The CDC released a Health Alert Network (HAN) advisory(emergency.cdc.gov) on Aug. 7 saying there's been a notable increase in reported cases of cyclosporiasis. The agency said it's investigating this surge in cases along with the FDA and state and local health departments.
This photomicrograph of a fresh stool sample, prepared using a 10 percent formalin solution and stained with safranin, reveals the presence of three uniformly stained Cyclospora cayetanensis oocysts.
As of Aug. 2, the CDC had received reports of 206 cases of intestinal illness caused by the parasite Cyclospora cayetanensis among people who were infected in the United States and who became ill on or after May 1. That compares with 88 cases reported through Aug. 3 of last year. This year's cases have been spread across 27 states. Eighteen cases involved hospitalization, but no deaths have been reported.
Although the disease is known to be spread by consuming food or water contaminated with the parasite, the CDC has yet to identify a means of transmission and is continuing to investigate potential sources of infection.
Previous U.S. outbreaks have been traced to various imported fresh produce commodities, such as basil, cilantro, mesclun lettuce, raspberries and snow peas. So far, no commercially frozen or canned produce has been identified as a source of infection.
"It is too early to say whether cases of Cyclospora infection in different states are related to each other and/or to the same food item(s)," the agency said in its advisory.
It's important to note that the disease is not transmitted directly from person to person.
Epidemiology and Course of Illness
Cyclosporiasis is characterized by watery diarrhea, which can be profuse. Other common symptoms include anorexia, fatigue, weight loss, nausea, flatulence, abdominal cramping and myalgia; vomiting and low-grade fever may also be seen.
According to the CDC, disease symptoms begin an average of seven days after ingesting the parasite (ranging from two days to more than two weeks). If left untreated, the illness can last from a few days to a month or longer.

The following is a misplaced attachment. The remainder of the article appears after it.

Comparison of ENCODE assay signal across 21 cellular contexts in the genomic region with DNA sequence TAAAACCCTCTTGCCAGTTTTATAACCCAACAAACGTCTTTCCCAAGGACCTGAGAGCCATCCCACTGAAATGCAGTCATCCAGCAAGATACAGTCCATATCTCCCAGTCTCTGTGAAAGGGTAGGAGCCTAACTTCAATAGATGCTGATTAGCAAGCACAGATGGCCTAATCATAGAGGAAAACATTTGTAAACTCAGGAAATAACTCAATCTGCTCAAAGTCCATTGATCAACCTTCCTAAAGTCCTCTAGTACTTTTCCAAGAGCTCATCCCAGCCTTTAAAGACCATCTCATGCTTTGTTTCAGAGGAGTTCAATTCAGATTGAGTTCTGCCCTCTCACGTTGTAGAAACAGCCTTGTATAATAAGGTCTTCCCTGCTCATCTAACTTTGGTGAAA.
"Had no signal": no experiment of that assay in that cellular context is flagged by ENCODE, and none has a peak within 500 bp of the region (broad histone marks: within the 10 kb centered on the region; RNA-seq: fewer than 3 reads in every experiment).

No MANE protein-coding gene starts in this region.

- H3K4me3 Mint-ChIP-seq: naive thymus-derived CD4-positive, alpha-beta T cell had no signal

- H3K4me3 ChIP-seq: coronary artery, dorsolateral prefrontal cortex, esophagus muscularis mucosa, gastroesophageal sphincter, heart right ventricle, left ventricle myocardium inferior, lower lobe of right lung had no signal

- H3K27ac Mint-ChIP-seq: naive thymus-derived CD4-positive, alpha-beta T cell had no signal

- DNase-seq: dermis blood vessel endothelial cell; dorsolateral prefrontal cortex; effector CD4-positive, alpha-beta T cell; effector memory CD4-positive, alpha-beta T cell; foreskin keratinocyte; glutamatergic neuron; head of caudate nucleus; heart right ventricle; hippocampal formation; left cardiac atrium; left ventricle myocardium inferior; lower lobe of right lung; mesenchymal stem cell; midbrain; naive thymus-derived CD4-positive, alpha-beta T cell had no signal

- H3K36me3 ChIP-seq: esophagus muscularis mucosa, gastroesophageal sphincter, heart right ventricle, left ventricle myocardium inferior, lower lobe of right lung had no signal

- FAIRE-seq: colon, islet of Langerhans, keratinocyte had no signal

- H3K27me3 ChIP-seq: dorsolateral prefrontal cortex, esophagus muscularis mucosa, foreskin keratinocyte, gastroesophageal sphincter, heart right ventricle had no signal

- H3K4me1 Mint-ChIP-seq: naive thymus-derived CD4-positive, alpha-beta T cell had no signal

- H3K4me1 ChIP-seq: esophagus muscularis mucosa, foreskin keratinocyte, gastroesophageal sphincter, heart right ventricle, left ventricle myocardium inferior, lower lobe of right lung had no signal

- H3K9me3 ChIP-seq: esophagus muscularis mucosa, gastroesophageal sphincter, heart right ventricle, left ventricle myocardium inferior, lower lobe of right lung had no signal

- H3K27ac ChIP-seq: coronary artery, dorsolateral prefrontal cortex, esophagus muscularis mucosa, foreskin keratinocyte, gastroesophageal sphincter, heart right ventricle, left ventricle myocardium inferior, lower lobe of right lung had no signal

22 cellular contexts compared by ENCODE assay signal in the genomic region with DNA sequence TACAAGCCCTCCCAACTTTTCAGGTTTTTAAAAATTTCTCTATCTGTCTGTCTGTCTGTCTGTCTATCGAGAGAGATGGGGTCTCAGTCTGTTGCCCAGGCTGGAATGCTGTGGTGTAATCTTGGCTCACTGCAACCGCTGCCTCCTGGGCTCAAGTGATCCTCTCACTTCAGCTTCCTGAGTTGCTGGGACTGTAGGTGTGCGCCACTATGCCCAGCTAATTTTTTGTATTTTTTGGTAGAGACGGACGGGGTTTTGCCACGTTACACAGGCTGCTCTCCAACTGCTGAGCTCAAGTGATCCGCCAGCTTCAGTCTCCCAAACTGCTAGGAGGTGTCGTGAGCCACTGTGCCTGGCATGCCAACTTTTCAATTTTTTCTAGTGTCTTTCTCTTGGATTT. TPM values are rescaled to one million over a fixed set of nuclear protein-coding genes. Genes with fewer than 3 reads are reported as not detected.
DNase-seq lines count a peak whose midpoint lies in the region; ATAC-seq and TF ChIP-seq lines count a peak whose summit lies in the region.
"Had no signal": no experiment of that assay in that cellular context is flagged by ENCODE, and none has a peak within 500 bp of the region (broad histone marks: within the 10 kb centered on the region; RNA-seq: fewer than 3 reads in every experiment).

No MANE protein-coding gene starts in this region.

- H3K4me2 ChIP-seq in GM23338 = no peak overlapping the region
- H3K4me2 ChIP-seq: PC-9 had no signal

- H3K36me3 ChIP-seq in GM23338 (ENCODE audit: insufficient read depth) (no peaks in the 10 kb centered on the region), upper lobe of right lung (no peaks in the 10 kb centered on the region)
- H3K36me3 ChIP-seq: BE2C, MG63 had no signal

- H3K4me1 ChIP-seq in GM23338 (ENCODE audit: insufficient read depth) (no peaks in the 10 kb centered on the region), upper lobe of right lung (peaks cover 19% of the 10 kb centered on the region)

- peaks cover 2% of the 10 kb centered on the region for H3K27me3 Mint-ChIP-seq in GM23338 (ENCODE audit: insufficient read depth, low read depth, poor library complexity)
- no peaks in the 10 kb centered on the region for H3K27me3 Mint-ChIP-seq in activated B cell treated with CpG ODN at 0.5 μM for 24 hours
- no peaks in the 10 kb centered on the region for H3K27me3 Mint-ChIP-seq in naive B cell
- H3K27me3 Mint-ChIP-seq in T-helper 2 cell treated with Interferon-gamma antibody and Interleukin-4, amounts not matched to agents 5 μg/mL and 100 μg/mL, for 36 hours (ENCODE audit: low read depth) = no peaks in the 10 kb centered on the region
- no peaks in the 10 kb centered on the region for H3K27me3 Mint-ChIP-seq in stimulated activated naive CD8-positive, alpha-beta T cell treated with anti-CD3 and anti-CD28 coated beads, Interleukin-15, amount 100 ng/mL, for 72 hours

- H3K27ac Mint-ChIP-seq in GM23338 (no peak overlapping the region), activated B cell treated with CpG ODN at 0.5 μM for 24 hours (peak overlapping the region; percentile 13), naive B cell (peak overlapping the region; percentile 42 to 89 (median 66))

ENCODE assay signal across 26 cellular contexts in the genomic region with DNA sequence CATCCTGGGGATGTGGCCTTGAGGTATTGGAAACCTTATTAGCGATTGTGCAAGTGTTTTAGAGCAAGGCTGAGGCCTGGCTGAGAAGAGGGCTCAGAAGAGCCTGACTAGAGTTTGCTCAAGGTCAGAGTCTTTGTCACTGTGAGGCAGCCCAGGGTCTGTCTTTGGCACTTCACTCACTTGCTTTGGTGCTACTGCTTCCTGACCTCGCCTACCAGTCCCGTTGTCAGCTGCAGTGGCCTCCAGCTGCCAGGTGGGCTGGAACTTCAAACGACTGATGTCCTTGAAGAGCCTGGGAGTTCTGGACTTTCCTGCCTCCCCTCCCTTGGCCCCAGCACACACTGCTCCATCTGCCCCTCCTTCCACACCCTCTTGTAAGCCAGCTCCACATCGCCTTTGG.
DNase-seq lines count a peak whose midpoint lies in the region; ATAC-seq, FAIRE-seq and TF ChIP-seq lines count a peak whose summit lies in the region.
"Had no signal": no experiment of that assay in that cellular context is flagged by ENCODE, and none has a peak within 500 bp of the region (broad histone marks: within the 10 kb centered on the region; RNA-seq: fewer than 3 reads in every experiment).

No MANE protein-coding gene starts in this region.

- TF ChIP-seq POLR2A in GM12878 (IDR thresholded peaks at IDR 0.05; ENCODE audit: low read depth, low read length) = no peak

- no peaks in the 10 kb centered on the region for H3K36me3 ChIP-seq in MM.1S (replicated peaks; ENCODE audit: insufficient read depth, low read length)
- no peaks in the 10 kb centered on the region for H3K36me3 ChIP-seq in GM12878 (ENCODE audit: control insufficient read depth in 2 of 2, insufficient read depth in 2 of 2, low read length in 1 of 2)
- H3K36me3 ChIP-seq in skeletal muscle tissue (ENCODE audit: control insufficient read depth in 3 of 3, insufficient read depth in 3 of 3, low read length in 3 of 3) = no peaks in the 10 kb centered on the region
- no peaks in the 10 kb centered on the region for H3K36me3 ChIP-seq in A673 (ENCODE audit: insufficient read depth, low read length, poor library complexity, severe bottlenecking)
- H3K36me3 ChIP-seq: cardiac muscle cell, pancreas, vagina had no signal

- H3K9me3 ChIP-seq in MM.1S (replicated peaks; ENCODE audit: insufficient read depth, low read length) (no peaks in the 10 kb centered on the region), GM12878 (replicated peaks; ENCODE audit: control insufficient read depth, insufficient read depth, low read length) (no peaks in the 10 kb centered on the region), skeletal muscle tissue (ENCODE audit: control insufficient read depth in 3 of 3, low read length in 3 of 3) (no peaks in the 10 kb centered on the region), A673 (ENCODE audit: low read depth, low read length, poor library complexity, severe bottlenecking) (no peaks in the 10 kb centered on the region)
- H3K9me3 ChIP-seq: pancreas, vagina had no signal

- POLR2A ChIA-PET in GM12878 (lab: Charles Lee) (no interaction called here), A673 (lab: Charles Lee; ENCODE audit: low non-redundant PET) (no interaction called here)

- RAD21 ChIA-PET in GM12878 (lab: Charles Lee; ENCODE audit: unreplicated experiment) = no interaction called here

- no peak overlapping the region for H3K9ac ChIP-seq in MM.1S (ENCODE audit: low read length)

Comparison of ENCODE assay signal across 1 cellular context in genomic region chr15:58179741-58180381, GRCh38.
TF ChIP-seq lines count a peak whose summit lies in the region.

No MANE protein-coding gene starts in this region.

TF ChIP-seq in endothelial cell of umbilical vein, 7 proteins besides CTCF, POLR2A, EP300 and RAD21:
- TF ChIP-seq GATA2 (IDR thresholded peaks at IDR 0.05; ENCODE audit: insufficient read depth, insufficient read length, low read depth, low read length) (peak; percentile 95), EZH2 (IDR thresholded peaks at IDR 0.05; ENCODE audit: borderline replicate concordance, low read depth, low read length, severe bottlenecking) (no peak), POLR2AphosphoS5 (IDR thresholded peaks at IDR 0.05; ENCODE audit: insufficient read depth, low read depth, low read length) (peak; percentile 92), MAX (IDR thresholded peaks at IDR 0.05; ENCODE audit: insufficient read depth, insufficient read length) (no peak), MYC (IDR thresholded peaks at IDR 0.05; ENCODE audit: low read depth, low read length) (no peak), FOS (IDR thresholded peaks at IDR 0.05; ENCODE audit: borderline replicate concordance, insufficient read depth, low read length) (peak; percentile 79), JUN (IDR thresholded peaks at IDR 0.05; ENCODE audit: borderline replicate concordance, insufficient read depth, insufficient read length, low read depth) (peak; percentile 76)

"Health care providers should consider a diagnosis of cyclosporiasis in patients with prolonged or remitting-relapsing diarrheal illness," the CDC's alert advised.
Most U.S. laboratories don't typically test for Cyclospora, even when stool is tested for parasites, so the CDC said health care professionals must specifically order testing for Cyclospora. Testing can be done via ova and parasite examination, by using molecular methods or through a gastrointestinal pathogen panel test.
Additionally, because cyclosporiasis is a nationally notifiable disease, health care professionals should report suspected and confirmed cases of infection to public health authorities.
Currently, the preferred treatment for cyclosporiasis is trimethoprim/sulfamethoxazole (TMP/SMX).
"No effective alternative treatments have yet been identified for persons who are allergic to or cannot tolerate TMP/SMX, thus observation and symptomatic care is recommended for these patients," the CDC said.
Recommendations for Clinicians
In summary, the CDC highlighted in its HAN advisory a few simple recommendations for health care professionals:
- Consider a diagnosis of cyclosporiasis in patients with prolonged or remitting-relapsing diarrheal illness.
- If indicated, specifically order testing for Cyclospora (multiple stool specimens may be needed because Cyclospora oocysts may be shed intermittently and at low levels regardless of symptoms).
- Report cases to local health departments and ask them for assistance with reporting or submitting specimens, if needed.
Related AAFP News Coverage
FDA, CDC Identify Possible Source of Cyclosporiasis Outbreak in Two States
Investigation to Determine Origin of Infections in Other States Continues
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